Kerry South Korea 12April2013 2
U.S. Secretary of State John Kerry (L) and South Korean Foreign Minister Yun Byung-se shake hands during their news conference at the foreign ministry in Seoul April 12, 2013. Reuters

U.S. Secretary of State John Kerry arrived in South Korea on Friday amid simmering tensions in the region fueled by North Korea’s increasingly belligerent rhetoric.

Kerry’s three-day visit to Seoul, Beijing and Tokyo is expected to focus on Pyongyang’s recent nuclear threats and provocations.

The top U.S. diplomat’s visit to South Korea coincides with the disclosure of a new U.S. intelligence report suggesting North Korea may have the ability to deliver a nuclear weapon on a missile.

U.S. officials sought to play down concerns about the nuclear capabilities of the North Korean leadership, after a Defense Intelligence Agency report was disclosed by a congressman at a congressional hearing in Washington.

Pentagon spokesman George Little said afterward that "it would be inaccurate to suggest that the North Korean regime has fully tested, developed or demonstrated the kinds of nuclear capabilities referenced" at the congressional hearing, the Associated Press reported.

James Clapper, the director of national intelligence, noted that the report referenced at the hearing was compiled by the Pentagon's Defense Intelligence Agency and was not an assessment by the entire U.S. intelligence community. "Moreover, North Korea has not yet demonstrated the full range of capabilities necessary for a nuclear-armed missile," he said.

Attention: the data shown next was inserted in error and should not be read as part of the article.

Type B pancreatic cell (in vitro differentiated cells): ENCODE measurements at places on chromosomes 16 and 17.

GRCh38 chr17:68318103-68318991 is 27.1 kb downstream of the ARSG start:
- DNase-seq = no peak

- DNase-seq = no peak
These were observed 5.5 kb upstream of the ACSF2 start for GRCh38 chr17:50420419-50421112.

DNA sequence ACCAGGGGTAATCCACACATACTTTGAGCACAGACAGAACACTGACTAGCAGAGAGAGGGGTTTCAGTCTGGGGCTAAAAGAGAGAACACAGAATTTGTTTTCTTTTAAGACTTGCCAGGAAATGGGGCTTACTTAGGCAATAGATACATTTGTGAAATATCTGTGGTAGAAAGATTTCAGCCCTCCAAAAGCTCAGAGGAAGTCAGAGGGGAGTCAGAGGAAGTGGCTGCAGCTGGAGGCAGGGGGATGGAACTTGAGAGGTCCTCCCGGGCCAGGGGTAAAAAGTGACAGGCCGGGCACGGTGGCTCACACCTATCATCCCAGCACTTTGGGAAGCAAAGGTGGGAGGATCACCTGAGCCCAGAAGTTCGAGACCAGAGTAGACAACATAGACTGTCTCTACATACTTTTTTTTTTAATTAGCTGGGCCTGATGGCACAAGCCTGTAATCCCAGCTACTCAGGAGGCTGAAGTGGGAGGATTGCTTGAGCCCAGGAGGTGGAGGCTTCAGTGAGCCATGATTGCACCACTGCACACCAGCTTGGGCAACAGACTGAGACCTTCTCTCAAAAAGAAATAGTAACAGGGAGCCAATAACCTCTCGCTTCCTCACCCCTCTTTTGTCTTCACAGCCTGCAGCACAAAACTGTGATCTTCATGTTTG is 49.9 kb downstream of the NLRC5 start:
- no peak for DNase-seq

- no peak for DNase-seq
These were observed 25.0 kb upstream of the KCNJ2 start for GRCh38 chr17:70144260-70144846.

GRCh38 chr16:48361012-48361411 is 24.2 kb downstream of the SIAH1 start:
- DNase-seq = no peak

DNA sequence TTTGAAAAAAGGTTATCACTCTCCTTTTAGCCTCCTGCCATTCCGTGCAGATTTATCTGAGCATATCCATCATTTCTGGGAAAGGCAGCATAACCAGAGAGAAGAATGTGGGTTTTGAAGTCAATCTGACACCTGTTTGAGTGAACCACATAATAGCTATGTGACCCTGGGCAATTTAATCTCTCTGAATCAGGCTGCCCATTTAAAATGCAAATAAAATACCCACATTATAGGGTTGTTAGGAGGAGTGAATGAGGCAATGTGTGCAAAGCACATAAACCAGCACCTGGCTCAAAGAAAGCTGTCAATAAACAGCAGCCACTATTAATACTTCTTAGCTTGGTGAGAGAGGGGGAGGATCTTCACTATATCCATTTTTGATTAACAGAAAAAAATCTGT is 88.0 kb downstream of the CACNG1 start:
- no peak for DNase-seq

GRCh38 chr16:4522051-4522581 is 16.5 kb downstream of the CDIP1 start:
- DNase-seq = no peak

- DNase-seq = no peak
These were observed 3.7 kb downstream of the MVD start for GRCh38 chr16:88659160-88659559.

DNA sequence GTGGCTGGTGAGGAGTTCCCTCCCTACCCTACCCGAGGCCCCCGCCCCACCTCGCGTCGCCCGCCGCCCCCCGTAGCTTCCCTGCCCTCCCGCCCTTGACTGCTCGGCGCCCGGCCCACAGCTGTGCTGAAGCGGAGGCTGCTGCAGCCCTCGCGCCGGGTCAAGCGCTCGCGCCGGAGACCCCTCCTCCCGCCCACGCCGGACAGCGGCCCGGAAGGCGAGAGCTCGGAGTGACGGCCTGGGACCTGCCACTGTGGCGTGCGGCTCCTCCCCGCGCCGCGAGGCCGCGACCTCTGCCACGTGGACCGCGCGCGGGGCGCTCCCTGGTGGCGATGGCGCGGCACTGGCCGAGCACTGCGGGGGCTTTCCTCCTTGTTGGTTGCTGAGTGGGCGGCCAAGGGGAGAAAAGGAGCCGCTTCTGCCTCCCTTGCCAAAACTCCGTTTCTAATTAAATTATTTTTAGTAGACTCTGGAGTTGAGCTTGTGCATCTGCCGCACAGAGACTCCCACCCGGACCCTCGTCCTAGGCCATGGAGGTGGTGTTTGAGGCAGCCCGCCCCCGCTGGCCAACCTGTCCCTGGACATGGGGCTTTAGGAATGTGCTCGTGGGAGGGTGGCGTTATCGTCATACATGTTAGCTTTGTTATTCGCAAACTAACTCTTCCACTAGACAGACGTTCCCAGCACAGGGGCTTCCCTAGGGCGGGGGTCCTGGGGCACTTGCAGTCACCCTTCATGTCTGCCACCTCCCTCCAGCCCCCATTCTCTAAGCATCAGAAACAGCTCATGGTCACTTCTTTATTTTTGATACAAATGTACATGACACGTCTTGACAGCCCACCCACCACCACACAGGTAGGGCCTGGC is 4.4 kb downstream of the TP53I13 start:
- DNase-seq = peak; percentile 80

Kerry, who is on first foray to the Asia-Pacific region as Secretary of State, is likely to depend on China to pressure Pyongyang to abide by its previous agreements to halt its nuclear and ballistic missile programs.

The U.S. believes Beijing could take several specific steps, including cutting off support for North Korea's weapons program, to show leadership and prevent North Korea from threatening regional stability, the AP reported, citing a senior State Department official traveling with Kerry, and another senior administration official. However, the two officials denied that the U.S. is seeking a commercial embargo against the North.

"It is no secret that China has the most leverage, the most influence with North Korea," another U.S. official said. "We would want them to use some of their leverage because otherwise, it is very destabilizing and, in the end, it threatens the whole region."

"China is increasingly concerned about the downstream effects of North Korea's reckless pursuit of nuclear missile capability and the implications for China's own strategic environment," the U.S. official added.

"We all hear a growing tone of frustration and urgency in the official statements from the Chinese," he added.

Chinese President Xi Jinping, in a speech at the BOAO economic forum in the southern Chinese island of Hainan, said on Tuesday that no country "should be allowed to throw a region and even the whole world into chaos for selfish gain,” without referring explicitly to North Korea.